There was some relief that came with finally being at the hospital. I was pretty anxious to know what exactly was wrong. One of the first people to meet us at the hospital after Dr. Hilty was Gerald. I didn’t know if I would be seeing many people I knew there considering it was well after my normal work hours, and it was reassuring to see his familiar face. It was actually Gerald who convinced me to finally accept pain medication. Looking back I really don’t know why I had denied anything in the first place.
The pain was only increasing and I was going to have to be moved to get onto the CT table. I was given one dose of 0.5mg Dilaudid IV. Relief was almost instant. My respirations slowed, and my muscles began to relax. I hadn’t even been aware of how much I was guarding, and how clenched my entire body was. Even medicated, being rolled on to and off of the CT table was extremely painful. I was incredibly anxious for my results. I asked who would be reading the CT, and I think it was late, so they would be sent out to be read. I knew that my accident would travel to the radiology group, and I hated the thought of how and when that would happen. I was ashamed and embarrassed by the fact that I was in this position. At the same time, I very much wanted any and all of them to be the ones to read my scans. I also desperately wanted to see them myself. Doug, Cate, Greg, Marshall, Gerald, and Havey took turns in and out of the ER room. I was glad they were all still there, and the distraction was very welcomed. Dr. Hilty returned after his initial read of the CT. He said I had fractures of C1, C4, and T3. I let that absorb a little before asking him if he had looked at images of my sternum at all. I told him I was also concerned with the front of my neck. The left side of the front of my neck was sore, and my voice felt abnormally strained. He examined my neck and went back to the CT. It wasn’t long until he returned.
This was the point where I started to get really scared. He said I had also fractured C2, I had a mediastinal injury, and free air. This is where my head began to spin…mediastinal injury and free air? What, my heart, the great vessels, my trachea, esophagus? I couldn’t get any words out. He was still talking. “99% of the time I would do just fine here, but since UK is a level 1 trauma facility I would feel more comfortable with you being there.” Now I really can’t get any words out because for the first time I started to cry. I am scared…for my life. How is this possible? I’m just a little person, on a little trail, who had a little bike accident. How could there have been that much force to cause so much damage? I don’t know how, but there was no denying the force of that impact. It is a feeling unfortunately I don’t think I will be able to forget. And that immediate sensation of “something is really wrong” was validated. Something really is wrong. I don’t want to leave. I want to stay and ask more questions, but I am taken away very quickly. I’m being put in another ambulance and my friends are saying goodbye. Regan will be at UK when I get there, and Gary will follow, but I do not want to say goodbye. The new paramedics were very nice, and they did everything they could to make me comfortable. My head is still spinning, and the pain was sharpening again. I am going to be sick. Vomiting is never enjoyable. Vomiting with a broken back and neck while strapped to a backboard in a moving vehicle is really not enjoyable.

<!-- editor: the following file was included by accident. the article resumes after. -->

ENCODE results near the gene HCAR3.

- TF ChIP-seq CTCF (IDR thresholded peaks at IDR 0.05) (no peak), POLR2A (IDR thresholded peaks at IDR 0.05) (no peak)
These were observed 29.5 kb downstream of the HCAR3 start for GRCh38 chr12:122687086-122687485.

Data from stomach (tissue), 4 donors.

Regan’s sweet face is the first one I see when we get to the hospital. I am glad she is there. I am given something for the pain, and zofran and phenergan, and I don’t know what else. I get taken to a room. I get sick again. I still have my cycling kit on, and the nurses need to get me out of it. One of the nurses looks at me and says, “this is expensive, isn’t it?” I laugh and reply, “yes a little”. Miraculously she and another nurse are able to remove my kit without cutting it. Thank you! Although at this point I’m thinking I will probably never wear a cycling kit again. I am taken for more CT scans. Things are getting really blurry and fuzzy. I was either told very little overnight, or I was and I simply don’t remember. I return from CT and I’m sick again. I have a roommate who, from what I can gather through the oh so private fabric curtain, also has a some kind of cervical fracture. I am not sleeping. My roommate is snoring very loudly. The snoring is actually quiet to the frequent BEEP BEEP BEEP of his monitor alerting that his O2 sat is dropping because he knocked his oxygen out of his nose. This resulted in the nurse yelling, “Mr. So-and-so!… Mr. So-and-so!… You need to lay still! Take some deep breaths!” To which he replied “Mrrrugh…gruuufff…buurrrhh…Snore….snore…snore”. This went on repeatedly for what seemed like most of the night. I couldn’t understand why if both of us had broken necks, could he be sleeping so soundly and I was wide awake. My worry is a little diminished, maybe because I wasn’t rushed off to surgery, and also maybe because of the medicine being pumped into my veins. It was still one very long night.